Nomination not end of succession question, says Zweli Mkhize
The ANC succession question would be decided through intense negotiations, trade-offs and lobbying even after the nomination process had concluded, ANC treasurer-general Zweli Mkhize said on Thursday.
Branch meetings have been held to discuss the leadership question over the past few weeks and actual nominations are now being tabled in the party’s 4,723 branches.
Mkhize and various provincial chairmen have been pushing for a "unitary" approach to ANC leadership to minimise contestation and eliminate slate politics.
While ANC deputy president Cyril Ramaphosa and MP Nkosazana Dlamini-Zuma remained frontrunners for the post, Mkhize has also signalled his intention to contest for the presidency, with the likely backing of Mpumalanga chairman David Mabuza.
Even after branches had finished their nominations, there would be trade-offs and negotiations to minimise factional battles, Mkhize said.
Such an approach could see the likes of Mkhize deputising the winning candidate, even though he may not appear on that faction’s preferred slate.
While Mkhize has become the "face" of the unity approach, his detractors have argued that he is a Trojan horse candidate, who will replace Dlamini-Zuma as President Jacob Zuma’s preferred successor come December.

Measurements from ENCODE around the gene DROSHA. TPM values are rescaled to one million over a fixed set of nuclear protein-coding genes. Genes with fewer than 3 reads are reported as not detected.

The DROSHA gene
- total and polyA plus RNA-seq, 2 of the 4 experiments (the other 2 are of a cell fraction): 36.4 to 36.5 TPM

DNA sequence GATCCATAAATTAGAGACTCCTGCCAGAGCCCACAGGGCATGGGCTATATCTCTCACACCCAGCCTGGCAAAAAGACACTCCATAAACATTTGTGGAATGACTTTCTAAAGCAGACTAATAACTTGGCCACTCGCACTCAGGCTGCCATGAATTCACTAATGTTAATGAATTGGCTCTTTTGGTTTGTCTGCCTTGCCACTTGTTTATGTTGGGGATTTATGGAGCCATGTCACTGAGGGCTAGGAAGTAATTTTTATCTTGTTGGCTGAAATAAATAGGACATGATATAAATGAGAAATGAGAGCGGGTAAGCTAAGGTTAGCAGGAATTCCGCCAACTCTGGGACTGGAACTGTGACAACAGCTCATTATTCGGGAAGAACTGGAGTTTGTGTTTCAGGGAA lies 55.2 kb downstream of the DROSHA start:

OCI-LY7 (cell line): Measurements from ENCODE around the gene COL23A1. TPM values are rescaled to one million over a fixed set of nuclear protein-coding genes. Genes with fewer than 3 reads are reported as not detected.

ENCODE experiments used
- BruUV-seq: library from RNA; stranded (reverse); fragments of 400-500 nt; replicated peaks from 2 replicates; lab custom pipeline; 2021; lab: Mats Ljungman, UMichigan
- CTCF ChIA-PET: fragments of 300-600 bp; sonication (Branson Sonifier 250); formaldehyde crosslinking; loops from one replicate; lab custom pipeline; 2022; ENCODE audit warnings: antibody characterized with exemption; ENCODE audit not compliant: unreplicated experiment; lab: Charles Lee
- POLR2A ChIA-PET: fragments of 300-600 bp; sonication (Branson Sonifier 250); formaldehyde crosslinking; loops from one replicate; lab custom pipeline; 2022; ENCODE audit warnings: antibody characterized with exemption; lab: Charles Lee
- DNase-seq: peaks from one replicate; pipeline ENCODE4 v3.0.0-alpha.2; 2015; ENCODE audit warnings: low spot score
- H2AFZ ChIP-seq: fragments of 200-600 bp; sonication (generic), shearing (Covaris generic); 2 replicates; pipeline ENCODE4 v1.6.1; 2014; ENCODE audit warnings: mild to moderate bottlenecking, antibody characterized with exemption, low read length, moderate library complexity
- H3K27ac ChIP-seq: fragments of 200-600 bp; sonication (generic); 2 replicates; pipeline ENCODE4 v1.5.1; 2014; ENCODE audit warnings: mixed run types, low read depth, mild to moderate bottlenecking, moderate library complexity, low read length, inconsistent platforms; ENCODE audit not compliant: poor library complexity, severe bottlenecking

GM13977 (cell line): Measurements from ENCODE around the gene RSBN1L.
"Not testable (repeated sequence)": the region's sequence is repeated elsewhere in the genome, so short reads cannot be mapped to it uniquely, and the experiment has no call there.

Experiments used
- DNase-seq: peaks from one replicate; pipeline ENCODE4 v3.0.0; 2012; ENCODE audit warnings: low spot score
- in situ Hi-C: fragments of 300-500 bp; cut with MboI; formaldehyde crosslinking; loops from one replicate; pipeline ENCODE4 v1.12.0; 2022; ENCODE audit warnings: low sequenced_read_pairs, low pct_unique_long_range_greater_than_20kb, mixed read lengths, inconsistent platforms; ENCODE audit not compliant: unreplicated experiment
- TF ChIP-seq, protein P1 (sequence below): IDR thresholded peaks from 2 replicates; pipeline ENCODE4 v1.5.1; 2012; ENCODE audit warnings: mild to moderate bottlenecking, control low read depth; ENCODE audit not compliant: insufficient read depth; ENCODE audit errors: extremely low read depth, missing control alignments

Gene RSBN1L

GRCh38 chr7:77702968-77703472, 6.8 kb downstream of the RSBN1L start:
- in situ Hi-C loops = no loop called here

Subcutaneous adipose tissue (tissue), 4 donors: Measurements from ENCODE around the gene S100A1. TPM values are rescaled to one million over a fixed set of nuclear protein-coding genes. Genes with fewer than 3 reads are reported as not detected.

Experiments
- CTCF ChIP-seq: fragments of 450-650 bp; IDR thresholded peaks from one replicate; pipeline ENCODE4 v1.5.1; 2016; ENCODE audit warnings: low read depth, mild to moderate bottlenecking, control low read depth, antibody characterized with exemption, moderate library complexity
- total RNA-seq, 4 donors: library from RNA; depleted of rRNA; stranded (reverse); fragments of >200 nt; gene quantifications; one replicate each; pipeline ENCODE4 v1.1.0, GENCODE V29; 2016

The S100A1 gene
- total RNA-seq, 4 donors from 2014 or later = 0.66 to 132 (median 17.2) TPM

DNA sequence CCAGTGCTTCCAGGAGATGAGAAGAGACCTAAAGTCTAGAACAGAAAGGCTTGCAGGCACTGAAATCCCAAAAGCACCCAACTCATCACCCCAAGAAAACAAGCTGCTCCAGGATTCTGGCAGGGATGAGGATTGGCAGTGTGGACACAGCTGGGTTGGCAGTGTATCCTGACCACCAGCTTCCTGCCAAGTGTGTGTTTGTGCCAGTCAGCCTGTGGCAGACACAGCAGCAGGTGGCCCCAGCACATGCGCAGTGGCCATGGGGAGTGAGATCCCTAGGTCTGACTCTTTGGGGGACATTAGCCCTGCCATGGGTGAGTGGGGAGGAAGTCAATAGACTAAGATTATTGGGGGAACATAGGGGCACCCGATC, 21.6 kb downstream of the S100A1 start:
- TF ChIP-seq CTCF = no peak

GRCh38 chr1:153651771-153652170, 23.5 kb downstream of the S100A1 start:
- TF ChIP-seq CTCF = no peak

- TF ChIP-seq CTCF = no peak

But Mkhize said in an interview with Business Day that there were no "proxy" candidates for any leader in the ANC’s succession race, but rather there were branches that would decide on party leadership. He explained
that branches were told that they should not adopt a winner-takes-all approach based on slates, but the candidate with the second-largest number of votes should be considered for nomination for another top post.
Reacting to the recent cabinet reshuffle, Mkhize said ANC officials intended convening an urgent meeting with the South African Communist Party (SACP).
He echoed comments by ANC secretary-general Gwede Mantashe on Tuesday that the "rapidity and frequency" of executive shake-ups had a negative affect on perceptions and governance. This is after Zuma axed SACP general secretary Blade Nzimande as higher education minister in Tuesday’s reshuffle.